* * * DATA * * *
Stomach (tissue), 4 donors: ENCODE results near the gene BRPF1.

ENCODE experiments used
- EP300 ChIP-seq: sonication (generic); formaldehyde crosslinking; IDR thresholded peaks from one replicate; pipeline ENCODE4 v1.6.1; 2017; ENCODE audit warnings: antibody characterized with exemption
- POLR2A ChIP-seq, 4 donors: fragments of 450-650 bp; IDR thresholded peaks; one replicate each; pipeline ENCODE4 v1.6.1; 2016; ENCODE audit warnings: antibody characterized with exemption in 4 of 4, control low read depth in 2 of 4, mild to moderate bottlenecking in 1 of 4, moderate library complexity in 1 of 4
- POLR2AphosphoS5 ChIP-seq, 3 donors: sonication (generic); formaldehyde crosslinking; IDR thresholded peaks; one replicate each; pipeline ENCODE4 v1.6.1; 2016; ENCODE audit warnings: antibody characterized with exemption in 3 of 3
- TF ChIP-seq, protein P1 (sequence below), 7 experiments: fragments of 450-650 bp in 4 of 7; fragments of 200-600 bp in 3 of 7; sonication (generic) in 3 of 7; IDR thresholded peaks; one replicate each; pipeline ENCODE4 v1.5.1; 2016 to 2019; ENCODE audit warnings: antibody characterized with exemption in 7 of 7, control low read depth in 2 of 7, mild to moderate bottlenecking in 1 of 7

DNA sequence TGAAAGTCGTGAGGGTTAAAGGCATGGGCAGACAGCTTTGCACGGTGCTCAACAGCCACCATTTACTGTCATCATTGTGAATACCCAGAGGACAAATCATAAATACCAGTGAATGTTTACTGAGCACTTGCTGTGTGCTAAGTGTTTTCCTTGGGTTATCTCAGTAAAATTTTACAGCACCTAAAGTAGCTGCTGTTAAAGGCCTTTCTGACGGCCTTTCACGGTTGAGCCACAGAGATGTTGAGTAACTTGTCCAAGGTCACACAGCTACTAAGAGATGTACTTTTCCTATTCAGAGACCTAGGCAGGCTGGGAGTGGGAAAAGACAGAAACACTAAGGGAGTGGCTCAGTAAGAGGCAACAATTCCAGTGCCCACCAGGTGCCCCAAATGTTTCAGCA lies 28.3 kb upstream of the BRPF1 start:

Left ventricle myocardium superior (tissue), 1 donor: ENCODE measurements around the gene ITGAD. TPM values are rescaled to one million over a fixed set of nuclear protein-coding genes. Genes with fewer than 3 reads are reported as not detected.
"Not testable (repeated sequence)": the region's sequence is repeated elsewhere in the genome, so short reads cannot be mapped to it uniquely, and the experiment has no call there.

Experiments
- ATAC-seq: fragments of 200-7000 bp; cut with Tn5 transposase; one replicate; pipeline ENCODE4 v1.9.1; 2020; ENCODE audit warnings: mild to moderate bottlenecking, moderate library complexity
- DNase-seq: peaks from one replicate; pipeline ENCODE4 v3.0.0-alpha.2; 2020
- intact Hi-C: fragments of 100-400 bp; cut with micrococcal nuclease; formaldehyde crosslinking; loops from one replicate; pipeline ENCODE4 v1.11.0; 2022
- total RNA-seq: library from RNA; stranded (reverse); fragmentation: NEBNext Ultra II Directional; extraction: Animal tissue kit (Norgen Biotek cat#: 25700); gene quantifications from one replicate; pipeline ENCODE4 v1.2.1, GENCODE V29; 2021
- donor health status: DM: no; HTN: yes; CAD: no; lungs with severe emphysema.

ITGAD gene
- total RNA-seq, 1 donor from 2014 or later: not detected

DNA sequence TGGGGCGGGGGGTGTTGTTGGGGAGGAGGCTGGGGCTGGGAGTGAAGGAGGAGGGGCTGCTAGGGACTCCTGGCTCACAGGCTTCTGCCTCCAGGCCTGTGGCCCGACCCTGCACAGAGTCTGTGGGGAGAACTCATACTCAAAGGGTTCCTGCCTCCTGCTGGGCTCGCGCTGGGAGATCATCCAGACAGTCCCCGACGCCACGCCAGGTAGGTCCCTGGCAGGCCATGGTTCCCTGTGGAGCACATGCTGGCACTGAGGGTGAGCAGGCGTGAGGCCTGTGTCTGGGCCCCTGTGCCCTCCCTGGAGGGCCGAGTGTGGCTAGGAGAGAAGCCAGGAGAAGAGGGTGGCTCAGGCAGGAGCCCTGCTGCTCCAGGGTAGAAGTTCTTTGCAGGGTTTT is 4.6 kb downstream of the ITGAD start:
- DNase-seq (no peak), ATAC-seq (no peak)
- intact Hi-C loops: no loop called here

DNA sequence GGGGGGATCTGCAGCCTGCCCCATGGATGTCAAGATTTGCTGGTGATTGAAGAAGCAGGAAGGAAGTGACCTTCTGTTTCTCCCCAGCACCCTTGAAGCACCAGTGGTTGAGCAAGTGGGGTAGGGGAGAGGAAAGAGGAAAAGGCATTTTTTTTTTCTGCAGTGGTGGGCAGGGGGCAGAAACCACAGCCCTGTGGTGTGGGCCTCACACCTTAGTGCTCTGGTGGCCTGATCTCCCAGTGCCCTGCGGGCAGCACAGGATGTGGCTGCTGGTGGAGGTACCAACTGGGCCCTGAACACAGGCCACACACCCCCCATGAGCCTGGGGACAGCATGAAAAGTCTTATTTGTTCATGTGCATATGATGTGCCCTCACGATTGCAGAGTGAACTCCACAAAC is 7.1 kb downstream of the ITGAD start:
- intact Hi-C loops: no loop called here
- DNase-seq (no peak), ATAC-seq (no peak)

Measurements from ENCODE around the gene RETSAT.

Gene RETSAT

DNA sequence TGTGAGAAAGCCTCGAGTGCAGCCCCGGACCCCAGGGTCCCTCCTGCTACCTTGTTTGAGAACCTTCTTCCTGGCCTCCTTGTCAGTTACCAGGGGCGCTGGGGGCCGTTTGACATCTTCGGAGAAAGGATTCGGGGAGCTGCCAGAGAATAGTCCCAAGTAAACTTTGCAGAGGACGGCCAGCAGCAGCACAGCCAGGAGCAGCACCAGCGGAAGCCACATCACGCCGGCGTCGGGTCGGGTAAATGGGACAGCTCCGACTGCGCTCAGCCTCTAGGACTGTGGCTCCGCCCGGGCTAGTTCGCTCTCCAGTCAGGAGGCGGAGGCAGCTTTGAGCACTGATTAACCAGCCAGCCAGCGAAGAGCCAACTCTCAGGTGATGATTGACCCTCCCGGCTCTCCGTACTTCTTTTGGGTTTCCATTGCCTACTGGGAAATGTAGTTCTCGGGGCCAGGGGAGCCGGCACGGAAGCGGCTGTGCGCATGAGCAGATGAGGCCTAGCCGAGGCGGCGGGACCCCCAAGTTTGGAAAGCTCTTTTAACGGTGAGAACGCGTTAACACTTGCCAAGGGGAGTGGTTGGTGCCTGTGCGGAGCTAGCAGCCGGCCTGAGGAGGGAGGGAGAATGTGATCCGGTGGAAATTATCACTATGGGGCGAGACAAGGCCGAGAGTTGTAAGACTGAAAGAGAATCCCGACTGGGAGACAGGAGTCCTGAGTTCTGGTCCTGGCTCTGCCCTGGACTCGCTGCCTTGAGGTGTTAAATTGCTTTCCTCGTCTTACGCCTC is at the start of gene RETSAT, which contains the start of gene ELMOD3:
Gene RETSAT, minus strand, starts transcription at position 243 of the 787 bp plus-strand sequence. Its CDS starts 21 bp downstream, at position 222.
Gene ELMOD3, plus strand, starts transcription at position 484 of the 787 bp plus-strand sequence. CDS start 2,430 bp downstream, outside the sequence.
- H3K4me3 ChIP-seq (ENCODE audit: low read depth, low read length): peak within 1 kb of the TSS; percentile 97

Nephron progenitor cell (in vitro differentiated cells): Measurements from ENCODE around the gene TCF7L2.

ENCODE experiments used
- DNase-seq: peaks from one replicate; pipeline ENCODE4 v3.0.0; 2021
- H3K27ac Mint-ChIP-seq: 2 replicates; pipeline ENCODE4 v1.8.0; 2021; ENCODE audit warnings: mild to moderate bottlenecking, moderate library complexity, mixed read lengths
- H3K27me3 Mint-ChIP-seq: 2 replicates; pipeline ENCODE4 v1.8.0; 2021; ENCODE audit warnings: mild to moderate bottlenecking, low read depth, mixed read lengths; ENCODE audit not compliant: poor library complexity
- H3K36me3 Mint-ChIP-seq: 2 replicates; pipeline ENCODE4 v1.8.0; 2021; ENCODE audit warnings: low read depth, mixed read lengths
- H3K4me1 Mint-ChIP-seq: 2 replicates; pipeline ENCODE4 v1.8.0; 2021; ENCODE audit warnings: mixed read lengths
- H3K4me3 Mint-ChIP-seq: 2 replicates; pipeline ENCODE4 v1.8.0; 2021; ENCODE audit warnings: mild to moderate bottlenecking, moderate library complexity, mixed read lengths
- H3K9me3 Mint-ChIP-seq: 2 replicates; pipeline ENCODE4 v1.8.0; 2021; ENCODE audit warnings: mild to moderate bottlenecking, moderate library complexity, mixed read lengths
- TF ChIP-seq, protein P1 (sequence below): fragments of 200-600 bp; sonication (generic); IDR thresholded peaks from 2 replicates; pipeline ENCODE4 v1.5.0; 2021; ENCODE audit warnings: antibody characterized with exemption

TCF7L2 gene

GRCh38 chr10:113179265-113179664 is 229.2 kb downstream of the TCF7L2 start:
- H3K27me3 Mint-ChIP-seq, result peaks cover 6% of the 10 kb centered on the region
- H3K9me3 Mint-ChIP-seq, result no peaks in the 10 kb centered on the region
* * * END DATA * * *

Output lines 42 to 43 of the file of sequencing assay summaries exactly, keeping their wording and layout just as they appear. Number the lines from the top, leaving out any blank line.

- H3K27me3 Mint-ChIP-seq, result peaks cover 6% of the 10 kb centered on the region
- H3K9me3 Mint-ChIP-seq, result no peaks in the 10 kb centered on the region